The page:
rhetorical triangle 4697

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rhetorical triangle 4697

The Rhetorical Triangle

When talking about the author, we do not simply want to know the name of the person who wrote the piece. We want to know who this person is and whether they are trustworthy (ethos). We also want to know what "persona" they are speaking as. For example, I might write a letter as a teacher, as a college graduate, as a friend, or as a concerned citizen. You have to think about what role the author was playing when they composed the piece.

If you are the writer, you want to consider who your audience is so you can decide how much they already know about the issue, how they feel about the issue, and what their expectations are. It is the same when considering for whom another writer was composing. For example, if one of my graduate papers was published in an educational journal and then you pick it up and read it, you must consider that my primary audience for that paper was my professor. The teachers who read the journal become a secondary audience (I may or may not have rewritten parts in order to make it publishable). You, a student, were never really considered a potential audience. I did not write the paper for you, even though you may now be reading it. You have to consider for whom the piece was originally intended.


When you consider the text, start by considering subject matter. Is this a subject worth writing about? What does the audience know about the subject? What claim does the text make? What support does it offer? What genre was chosen and why? For example, I could address the issue of rising taxes by writing a letter to the editor, writing a speech to make before the city council, or writing an e-mail to my local representative.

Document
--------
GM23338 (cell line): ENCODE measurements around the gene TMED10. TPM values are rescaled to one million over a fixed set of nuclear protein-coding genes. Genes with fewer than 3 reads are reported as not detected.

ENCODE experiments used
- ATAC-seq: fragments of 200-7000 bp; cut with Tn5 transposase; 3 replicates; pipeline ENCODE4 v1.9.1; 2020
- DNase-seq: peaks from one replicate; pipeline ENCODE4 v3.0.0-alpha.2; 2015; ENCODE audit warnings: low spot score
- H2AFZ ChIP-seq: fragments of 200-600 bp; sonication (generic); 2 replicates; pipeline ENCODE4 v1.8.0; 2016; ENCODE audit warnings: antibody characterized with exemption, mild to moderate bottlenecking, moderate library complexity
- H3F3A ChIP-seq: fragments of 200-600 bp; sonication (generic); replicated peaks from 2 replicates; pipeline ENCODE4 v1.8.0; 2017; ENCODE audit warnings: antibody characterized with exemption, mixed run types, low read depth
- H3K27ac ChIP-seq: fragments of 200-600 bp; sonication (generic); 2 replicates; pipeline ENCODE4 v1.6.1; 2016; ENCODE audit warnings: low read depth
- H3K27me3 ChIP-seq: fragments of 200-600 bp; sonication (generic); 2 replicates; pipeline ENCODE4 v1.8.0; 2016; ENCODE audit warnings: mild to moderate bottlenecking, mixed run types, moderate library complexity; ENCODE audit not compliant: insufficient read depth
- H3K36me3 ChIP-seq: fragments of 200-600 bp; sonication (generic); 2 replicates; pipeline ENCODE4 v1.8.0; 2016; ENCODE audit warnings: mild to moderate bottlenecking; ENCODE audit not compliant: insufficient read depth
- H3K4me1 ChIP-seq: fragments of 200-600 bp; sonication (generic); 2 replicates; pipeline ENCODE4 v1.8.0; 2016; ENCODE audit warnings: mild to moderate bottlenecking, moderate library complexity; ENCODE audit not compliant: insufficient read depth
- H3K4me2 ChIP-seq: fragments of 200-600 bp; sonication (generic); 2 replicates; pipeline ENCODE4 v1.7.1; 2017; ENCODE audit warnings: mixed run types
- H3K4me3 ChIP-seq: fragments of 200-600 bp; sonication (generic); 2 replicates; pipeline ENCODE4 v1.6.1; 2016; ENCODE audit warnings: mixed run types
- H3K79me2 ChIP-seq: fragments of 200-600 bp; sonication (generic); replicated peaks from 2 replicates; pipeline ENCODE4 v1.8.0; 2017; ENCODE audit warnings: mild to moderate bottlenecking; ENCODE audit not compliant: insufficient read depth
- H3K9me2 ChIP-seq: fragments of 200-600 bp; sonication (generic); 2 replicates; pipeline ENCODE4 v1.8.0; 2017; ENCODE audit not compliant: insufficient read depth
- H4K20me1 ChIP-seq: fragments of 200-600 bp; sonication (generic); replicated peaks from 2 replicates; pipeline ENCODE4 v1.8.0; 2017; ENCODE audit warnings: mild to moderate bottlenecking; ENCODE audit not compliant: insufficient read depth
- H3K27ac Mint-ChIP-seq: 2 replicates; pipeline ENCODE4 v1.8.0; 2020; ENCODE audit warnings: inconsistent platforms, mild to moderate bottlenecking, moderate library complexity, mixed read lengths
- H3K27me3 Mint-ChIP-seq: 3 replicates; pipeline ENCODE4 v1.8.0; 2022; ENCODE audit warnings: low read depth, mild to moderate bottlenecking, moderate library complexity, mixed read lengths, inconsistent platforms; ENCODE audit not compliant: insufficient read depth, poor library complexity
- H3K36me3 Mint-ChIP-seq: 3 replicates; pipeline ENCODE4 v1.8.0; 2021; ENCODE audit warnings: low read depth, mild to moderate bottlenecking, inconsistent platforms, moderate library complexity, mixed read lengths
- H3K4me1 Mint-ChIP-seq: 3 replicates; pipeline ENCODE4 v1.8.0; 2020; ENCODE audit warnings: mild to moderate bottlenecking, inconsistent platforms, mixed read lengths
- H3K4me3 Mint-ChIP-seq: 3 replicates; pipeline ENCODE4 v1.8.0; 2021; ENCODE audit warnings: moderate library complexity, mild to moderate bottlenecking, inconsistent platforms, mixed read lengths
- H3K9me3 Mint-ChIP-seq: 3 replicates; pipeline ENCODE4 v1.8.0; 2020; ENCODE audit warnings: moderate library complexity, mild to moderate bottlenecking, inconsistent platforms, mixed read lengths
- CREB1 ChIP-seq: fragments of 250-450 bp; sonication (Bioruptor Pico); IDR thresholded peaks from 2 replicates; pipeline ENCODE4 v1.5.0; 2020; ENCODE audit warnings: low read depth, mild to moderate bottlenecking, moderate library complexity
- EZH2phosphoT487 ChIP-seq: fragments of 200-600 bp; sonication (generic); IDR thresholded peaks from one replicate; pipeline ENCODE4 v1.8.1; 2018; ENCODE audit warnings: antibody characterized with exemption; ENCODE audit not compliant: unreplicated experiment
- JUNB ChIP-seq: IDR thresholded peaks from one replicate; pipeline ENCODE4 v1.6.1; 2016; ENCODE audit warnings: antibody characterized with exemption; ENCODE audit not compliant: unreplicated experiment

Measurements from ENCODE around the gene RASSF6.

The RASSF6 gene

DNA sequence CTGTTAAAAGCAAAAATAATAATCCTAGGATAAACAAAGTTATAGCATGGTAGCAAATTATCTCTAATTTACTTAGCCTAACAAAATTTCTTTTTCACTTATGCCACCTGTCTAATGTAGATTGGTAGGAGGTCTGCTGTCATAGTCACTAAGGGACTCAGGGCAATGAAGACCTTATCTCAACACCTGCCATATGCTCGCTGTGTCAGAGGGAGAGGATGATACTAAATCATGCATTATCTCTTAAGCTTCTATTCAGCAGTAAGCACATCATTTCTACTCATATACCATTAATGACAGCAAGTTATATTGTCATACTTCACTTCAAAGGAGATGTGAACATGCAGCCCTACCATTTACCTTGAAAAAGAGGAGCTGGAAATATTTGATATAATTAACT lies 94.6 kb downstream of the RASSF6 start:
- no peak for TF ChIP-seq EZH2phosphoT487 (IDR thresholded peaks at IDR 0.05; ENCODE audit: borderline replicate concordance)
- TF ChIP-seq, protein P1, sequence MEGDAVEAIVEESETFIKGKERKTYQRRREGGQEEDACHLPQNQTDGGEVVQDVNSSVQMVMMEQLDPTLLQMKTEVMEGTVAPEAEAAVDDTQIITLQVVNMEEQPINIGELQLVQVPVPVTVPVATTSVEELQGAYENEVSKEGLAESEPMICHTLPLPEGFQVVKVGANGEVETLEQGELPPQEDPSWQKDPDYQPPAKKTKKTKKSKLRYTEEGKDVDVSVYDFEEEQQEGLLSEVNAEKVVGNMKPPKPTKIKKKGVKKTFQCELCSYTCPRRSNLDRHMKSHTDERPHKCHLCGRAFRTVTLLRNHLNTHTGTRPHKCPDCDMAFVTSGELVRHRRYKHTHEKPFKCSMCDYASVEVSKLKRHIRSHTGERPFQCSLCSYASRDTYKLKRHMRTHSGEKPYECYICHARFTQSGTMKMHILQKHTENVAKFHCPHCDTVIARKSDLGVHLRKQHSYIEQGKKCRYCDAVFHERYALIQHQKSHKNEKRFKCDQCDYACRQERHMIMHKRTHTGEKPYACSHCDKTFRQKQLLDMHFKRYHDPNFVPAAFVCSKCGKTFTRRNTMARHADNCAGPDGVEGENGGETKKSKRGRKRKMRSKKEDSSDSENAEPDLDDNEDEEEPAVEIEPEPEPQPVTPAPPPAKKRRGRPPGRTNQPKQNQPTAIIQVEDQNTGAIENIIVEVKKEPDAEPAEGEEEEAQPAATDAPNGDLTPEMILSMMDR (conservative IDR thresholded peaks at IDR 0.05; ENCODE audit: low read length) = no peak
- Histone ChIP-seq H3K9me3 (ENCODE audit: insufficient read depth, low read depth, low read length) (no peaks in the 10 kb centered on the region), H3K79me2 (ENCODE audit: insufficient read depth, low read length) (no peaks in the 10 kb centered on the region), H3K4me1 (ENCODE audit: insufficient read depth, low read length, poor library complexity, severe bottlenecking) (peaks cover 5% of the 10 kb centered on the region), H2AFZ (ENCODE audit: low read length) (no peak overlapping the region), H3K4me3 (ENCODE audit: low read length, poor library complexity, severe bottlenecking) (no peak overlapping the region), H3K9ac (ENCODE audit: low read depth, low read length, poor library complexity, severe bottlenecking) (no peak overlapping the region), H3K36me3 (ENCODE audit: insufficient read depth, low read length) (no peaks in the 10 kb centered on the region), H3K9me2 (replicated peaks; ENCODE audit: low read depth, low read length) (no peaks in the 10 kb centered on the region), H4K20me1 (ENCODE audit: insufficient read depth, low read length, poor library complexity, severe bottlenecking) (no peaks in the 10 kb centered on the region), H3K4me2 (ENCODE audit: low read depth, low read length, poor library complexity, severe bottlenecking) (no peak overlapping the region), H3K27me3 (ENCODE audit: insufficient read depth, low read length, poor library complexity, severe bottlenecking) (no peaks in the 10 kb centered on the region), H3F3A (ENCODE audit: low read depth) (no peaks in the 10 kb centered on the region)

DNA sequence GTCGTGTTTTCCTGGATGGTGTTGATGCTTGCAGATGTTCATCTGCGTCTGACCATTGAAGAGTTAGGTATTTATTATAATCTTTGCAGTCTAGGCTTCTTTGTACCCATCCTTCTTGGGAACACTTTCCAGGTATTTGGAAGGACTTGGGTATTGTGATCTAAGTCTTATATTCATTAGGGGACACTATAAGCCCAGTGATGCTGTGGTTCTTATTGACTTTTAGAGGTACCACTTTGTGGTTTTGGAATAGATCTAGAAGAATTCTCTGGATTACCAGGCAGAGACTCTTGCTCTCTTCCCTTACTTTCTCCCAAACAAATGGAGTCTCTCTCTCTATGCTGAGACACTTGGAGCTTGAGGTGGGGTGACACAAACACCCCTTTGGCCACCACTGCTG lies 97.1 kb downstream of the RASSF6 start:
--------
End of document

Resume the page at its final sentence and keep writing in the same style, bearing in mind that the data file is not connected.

Another word for intention is purpose. Why was this piece written? To entertain? To inform? To persuade?

No one writes in a vacuum. There is always a context that must be considered. A writer (or reader) must think about the situation that prompted the piece of writing; historical background pertinent to the topic; attitudes, beliefs, and knowledge of author and audience; and the cultural context the author was writing in. For example, when Upton Sinclair wrote his book, "The Jungle," he was responding to larger conversations about immigration and the effects of industrialization that were going on in America at the turn of the 20th century. Sinclair's book was his critique of capitalism and industrialization, even though his audience largely missed his main point. They read it as part of the discussion on food safety. Capitalism was already ingrained in the culture, but food safety was a current and important topic that affected them more personally.

A helpful link (check out the PowerPoint, too.)


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